-Creating Geometry with igakit (*)

-=================================

+Creating Geometry with igakit

+=============================

-**Objective:** At the end of this tutorial you will understand how

- geometries may be generated with igakit and then be read and used in PetIGA.

+**Objective:** At the end of this tutorial you will understand how geometries may be generated with igakit and then be read and used in PetIGA.

-**Assumptions:** I assume

+**Assumptions:** I assume that you are familiar with python and have both packages installed and working.

A Brief Overview of igakit

--------------------------

+We created igakit to enable both a interface into many low-level

+routines which are needed to manipulate knot vectors or control point

+grids as well as a high level interface to simplify the creation of

+NURBS geometries by hand. These geometries then can be read in to

+PetIGA for use as a mapping. We also use the package for

+post-processing solution results from PetIGA. Below we briefly sketch

+some of the objects available in the package.

+* :file:`igalib` - a python module which contains several

+ submodules. This is a python wrapper around the Fortran module

+ implemented in :file:`igalib.f90`.

+ * :file:`bsp` - contains interfaces for B-spline related functions such as

+ :file:`FindSpan`, :file:`EvalBasisFunsDers`, :file:`Greville`,

+ :file:`InsertKnot`, :file:`RemoveKnot`, :file:`DegreeElevate`

+ * :file:`iga` - contains interfaces for a few functions that can be

+ used to solve B-spline-based Galerkin problems in python

+ * :file:`KnotVector` - will create a uniform knot vector of

+ user-specified number of elements, polynomial order,

+ inter-element continuity

+ * :file:`BasisData` - returns a series of objects needing to

+* :file:`nurbs` - contains a dimension independent python class

+ (:file:`NURBS`) which simplifies the usage of routines contained in

+ the :file:`igalib` module to create and manipulate NURBS curves,

+* :file:`io` - a module which contains two python classes:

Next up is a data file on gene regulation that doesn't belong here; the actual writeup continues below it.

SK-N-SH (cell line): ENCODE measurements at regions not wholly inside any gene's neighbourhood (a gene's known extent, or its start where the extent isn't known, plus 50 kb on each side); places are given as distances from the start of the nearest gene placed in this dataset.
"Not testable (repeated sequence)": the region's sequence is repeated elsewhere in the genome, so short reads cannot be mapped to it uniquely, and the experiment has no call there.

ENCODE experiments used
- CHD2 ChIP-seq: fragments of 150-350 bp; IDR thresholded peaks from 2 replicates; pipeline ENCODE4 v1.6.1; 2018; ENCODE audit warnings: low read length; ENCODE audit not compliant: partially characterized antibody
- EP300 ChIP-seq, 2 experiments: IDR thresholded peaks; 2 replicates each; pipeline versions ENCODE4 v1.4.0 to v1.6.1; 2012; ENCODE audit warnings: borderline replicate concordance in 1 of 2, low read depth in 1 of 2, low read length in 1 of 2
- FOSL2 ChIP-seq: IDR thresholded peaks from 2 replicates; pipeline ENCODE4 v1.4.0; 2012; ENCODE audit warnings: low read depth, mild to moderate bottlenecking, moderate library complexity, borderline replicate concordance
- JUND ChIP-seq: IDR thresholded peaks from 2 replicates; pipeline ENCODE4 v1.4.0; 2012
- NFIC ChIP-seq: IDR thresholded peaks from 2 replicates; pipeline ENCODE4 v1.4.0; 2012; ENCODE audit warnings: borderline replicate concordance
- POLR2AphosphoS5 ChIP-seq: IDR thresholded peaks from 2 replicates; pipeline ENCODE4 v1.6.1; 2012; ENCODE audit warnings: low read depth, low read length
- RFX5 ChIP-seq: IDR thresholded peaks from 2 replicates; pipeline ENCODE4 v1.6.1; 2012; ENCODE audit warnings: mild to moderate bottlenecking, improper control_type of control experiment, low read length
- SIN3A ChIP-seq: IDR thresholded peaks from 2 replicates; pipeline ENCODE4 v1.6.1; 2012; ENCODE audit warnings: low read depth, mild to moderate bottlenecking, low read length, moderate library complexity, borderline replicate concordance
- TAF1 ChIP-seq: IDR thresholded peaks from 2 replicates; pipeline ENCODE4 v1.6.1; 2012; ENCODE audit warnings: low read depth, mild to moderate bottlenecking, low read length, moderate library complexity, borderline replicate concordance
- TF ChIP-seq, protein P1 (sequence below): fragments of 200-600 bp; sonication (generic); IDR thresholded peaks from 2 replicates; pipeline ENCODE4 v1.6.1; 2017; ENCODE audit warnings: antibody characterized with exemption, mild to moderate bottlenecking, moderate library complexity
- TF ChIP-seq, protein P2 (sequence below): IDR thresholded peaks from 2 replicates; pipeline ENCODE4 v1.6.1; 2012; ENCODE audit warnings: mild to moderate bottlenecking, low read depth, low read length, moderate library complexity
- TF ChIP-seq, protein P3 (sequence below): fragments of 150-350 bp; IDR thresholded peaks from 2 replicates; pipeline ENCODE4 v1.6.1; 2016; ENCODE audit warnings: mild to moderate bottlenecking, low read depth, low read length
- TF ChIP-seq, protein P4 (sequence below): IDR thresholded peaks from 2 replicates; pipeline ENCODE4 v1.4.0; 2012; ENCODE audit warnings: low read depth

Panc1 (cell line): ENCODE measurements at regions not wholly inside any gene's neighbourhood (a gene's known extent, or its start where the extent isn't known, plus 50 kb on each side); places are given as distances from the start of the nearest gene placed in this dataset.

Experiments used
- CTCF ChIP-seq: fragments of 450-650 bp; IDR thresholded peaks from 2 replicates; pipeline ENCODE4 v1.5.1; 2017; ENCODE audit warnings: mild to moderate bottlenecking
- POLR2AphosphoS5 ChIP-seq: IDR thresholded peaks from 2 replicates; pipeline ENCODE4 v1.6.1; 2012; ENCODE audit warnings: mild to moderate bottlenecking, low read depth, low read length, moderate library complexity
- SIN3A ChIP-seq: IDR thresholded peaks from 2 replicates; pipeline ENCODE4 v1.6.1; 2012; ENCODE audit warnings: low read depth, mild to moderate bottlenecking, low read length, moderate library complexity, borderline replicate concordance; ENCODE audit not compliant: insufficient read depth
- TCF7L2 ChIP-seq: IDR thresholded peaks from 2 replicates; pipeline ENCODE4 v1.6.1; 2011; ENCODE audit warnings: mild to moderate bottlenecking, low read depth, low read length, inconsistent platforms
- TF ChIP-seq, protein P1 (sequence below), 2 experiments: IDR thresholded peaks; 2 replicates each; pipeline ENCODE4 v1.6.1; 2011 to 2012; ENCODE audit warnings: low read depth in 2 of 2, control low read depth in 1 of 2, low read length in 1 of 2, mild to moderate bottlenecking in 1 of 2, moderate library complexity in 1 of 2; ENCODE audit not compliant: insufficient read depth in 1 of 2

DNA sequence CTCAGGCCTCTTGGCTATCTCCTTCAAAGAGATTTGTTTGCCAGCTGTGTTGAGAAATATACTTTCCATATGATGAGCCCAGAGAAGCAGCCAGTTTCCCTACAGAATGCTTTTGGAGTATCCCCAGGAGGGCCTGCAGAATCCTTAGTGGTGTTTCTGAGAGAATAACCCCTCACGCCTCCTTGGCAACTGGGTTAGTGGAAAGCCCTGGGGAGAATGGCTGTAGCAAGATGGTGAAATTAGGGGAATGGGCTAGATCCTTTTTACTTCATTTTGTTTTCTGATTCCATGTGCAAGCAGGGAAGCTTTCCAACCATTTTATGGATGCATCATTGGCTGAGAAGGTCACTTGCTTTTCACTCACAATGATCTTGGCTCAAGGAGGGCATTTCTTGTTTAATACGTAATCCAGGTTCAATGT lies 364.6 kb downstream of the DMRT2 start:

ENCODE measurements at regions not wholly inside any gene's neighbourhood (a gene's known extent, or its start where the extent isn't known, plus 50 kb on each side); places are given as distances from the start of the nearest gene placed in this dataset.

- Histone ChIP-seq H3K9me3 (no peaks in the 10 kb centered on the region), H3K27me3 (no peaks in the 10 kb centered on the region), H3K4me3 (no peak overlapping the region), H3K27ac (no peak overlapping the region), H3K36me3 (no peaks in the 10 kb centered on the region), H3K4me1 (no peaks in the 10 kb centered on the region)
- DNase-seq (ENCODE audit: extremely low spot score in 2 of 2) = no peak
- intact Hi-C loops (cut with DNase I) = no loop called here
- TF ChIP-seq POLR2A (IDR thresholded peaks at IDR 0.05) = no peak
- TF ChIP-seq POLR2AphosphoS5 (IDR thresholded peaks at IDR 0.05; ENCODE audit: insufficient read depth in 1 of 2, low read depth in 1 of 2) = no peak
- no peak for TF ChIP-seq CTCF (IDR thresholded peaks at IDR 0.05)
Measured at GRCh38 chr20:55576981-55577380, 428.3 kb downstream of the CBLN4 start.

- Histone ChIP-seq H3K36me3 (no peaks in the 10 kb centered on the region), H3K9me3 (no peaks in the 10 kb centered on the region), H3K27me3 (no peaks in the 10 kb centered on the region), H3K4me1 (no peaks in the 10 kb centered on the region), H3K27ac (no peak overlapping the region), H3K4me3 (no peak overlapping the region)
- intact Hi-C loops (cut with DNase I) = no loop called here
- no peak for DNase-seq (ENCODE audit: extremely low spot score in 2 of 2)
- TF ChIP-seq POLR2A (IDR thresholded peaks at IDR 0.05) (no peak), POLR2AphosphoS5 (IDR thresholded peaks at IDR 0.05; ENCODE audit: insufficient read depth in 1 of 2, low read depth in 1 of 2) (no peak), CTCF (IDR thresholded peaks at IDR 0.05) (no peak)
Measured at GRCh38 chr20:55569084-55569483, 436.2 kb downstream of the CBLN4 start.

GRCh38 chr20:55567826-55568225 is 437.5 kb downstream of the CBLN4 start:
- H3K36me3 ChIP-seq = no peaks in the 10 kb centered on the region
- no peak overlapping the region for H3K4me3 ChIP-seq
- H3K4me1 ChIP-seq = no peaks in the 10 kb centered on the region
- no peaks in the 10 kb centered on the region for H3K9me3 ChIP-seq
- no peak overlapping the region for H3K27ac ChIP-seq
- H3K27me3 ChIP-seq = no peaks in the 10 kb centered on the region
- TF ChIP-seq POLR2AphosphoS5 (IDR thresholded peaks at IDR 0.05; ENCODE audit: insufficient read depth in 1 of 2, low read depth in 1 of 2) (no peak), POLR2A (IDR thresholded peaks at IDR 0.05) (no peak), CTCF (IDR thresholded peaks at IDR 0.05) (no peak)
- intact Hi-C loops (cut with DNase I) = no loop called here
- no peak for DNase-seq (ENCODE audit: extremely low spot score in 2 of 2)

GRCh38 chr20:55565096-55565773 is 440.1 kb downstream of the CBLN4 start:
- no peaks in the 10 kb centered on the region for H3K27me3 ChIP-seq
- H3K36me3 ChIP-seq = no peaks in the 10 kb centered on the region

+ :file:`PetIGA` and :file:`VTK` which are used to create input/output

+ files suitable to read in by other software.

+* :file:`cad` - a python module which is a collection of python

+ functions which generate commonly used geometries (lines,circles)

+ and perform geometry operations (extrude, join, revolve, ruled,

+* :file:`plot` - a python module which enables plotting natively in

+In this tutorial we will not exhaust the possibilities of igakit for

+generating geometry, but rather explain how igakit geometries can be

+created and read into PetIGA. We encourage the reader to explore the

+demo directories of the igakit package for more samples in how igakit

+can be used to generate NURBS geometries.

+As an example, we will create the ever-popular patch test of

+isogeometric analysis: the quarter annulus. I will write this tutorial

+as if you are following me in the python interpreter. If you aren't

+using ipython_, I highly recommend it. First we import the circle

+functionality from the :file:`cad` module::

+ >>> from igakit.cad import circle

+Most functions we have implement come with documentation (of various

+degrees of completeness) built-in to the source code. You can view

+where you will see something like the following::

+ circle(radius=1, center=None, angle=None)

+ Construct a NURBS circular arc or full circle

+ radius : float, optional

+ center : array_like, optional

+ angle : float or 2-tuple of floats, optional

+The third argument of the circle is of interest here. The angle lets

+us choose a sweep to define our annulus. We can use this to create a

+ >>> from numpy import pi